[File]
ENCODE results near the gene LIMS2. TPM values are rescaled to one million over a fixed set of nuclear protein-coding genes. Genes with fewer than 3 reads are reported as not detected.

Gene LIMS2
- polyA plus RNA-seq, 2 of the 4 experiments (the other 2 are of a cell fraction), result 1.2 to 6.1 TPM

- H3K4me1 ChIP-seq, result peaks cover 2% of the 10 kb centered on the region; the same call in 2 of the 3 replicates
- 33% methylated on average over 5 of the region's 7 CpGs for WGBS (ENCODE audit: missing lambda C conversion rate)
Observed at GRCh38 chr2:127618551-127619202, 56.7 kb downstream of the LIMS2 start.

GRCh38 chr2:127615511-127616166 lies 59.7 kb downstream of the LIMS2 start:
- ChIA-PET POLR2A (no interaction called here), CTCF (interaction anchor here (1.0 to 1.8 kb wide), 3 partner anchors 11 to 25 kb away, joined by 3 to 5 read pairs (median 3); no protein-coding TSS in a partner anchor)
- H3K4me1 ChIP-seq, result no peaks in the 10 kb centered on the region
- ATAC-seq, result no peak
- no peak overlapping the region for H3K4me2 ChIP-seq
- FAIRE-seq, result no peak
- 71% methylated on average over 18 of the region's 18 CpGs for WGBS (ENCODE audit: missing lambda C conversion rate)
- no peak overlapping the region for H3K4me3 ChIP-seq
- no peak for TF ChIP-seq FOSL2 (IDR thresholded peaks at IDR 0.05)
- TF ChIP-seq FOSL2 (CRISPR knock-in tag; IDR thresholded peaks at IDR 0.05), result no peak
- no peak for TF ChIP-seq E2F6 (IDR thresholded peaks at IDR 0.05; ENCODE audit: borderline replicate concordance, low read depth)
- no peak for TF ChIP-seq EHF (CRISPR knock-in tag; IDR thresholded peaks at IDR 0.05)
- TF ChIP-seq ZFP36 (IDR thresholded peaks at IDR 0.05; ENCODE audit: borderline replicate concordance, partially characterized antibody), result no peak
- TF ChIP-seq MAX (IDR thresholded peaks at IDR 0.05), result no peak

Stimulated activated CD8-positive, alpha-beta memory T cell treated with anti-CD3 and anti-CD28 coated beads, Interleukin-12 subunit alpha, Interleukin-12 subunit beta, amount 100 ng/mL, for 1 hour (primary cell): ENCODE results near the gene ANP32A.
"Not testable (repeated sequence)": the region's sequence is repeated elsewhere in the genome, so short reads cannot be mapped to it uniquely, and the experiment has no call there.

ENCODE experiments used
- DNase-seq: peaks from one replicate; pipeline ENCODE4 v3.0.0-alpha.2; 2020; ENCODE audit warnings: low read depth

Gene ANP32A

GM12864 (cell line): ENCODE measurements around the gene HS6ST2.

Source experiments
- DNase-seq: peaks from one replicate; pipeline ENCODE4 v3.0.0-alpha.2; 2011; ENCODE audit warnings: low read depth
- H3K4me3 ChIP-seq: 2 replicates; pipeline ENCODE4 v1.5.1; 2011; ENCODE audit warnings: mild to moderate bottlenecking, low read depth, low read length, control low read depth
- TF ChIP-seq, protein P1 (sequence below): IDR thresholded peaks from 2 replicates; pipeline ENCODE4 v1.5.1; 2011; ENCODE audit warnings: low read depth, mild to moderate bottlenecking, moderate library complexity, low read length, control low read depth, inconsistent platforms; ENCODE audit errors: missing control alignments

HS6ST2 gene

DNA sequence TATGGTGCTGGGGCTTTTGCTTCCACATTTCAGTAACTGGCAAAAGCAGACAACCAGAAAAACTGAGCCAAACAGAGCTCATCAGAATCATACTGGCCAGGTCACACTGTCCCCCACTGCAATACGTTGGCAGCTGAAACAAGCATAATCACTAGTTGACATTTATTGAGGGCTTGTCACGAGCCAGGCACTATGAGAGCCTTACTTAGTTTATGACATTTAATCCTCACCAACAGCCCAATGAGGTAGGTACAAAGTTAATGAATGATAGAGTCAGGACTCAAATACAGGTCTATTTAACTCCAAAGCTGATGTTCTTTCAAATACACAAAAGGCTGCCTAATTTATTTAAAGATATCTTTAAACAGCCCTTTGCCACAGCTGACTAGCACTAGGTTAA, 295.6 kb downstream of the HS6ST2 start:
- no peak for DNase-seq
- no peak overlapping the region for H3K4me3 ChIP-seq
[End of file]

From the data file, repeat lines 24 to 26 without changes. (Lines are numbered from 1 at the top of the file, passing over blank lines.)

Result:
- DNase-seq: peaks from one replicate; pipeline ENCODE4 v3.0.0-alpha.2; 2020; ENCODE audit warnings: low read depth

Gene ANP32A

GM12864 (cell line): ENCODE measurements around the gene HS6ST2.